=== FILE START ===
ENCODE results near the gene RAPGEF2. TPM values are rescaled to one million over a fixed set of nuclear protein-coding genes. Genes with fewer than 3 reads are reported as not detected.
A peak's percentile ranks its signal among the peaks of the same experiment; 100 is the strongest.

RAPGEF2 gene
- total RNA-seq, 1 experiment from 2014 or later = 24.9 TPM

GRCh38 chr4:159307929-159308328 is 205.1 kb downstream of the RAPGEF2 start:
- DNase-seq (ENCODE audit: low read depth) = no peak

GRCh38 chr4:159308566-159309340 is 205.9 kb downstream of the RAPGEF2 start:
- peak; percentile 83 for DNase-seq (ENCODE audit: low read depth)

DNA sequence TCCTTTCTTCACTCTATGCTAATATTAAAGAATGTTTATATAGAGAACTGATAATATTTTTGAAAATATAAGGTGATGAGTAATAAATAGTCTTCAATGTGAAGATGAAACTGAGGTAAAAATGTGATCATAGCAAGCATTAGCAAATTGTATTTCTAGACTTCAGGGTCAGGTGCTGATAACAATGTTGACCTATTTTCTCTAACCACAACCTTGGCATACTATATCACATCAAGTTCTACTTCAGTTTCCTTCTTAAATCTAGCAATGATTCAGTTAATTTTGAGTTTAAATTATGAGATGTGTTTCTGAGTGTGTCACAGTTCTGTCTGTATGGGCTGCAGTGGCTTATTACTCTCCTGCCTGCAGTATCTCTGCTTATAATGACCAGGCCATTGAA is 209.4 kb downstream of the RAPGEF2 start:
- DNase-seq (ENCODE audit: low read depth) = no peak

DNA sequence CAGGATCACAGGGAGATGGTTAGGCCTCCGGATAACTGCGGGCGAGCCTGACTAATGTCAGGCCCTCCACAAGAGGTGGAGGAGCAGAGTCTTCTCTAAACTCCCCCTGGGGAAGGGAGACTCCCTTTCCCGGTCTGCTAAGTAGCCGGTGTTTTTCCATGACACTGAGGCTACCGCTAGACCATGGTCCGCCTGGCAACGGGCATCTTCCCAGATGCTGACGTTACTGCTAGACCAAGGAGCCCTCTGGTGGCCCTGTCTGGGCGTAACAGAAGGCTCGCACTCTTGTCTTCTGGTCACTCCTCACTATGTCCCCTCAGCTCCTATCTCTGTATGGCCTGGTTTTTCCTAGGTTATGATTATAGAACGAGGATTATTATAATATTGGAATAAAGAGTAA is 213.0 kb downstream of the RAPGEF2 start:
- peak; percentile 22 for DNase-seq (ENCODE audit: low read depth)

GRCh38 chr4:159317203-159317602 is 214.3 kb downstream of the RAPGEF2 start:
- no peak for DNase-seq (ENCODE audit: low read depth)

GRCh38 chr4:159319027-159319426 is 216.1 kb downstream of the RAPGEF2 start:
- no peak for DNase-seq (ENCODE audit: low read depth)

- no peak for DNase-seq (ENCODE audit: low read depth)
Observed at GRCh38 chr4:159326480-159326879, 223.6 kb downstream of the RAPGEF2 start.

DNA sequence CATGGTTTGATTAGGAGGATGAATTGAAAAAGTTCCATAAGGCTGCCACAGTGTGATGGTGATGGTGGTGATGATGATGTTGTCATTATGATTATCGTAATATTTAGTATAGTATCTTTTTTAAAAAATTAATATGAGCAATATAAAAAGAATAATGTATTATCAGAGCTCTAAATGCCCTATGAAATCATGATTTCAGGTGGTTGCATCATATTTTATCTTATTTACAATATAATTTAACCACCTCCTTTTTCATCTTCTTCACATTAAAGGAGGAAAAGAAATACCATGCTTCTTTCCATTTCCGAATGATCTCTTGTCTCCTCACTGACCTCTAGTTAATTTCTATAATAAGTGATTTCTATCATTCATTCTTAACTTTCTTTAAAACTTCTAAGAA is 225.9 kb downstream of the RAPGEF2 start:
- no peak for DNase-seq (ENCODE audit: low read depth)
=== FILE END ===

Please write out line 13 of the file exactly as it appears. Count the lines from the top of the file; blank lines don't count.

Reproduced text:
GRCh38 chr4:159317203-159317602 is 214.3 kb downstream of the RAPGEF2 start: